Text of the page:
The Bright and the Gifted
P.J. Hammel is a professor of Education at the University of
The main objective of this work is to provide “a realistic, practical and, hopefully, useful overview of what is presently happening in so-called ‘gifted education’ ...as the situation exists in North America in the mid-1980’s. Also, the authors propose to “describe the various ways in which a variety of educational jurisdictions in Canada and the United States are responding to the special needs of students who have the highest potential” and to consider “how their parents and both public and private schools can best help them to achieve their full potential to the benefit of both the young people themselves and society at large.
This 177-page work achieves that objective. Both theory and practice are examined, interpreted, and evaluated. Logically, the authors begin with the problem of identifying the bright child and a clear discussion of thinking, intelligence, and learning as exhibited by this child. After considering the child’s emotional development, they consider how parents can influence both intellectual and emotional development. Schooling and school programs are thoroughly examined; some 20 existing programs for elementary, junior high, and senior high schools are identified and described. To assist where programs do not yet exist, practical advice is offered for the organization of a parent advocacy group. Three appendixes offer additional readings, resource materials, and the names and addresses of useful organizations.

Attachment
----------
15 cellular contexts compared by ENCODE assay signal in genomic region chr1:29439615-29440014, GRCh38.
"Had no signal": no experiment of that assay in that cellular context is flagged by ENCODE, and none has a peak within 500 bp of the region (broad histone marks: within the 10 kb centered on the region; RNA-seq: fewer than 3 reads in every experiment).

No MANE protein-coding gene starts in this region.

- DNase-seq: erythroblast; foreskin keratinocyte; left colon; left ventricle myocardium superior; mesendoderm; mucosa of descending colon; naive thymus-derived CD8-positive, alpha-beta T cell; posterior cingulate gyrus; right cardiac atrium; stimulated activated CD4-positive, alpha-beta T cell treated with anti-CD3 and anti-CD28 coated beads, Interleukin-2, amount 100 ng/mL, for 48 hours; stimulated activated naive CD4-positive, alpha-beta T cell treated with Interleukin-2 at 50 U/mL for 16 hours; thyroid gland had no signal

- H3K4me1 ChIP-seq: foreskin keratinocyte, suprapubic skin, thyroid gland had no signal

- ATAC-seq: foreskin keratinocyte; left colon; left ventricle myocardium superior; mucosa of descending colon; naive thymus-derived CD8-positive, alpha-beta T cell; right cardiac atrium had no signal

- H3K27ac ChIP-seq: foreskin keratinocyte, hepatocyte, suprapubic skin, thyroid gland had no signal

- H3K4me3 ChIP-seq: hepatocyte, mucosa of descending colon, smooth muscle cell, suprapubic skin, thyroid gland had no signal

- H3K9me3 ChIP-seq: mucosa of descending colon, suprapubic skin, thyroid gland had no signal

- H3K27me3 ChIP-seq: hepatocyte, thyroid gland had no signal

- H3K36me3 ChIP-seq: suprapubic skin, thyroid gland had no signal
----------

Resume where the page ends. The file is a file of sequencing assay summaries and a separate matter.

If there is a weakness in this work, it is that the authors tend to repeat certain information, so the reader periodically experiences the sensation of having already read a particular section; to illustrate, Saturday morning schools are discussed in three separate places. This is, nonetheless, a thorough, practical, and comprehensive treatment provided, generally, in a readable form. Parents, educators, and school boards who wish to investigate this area should start with this book.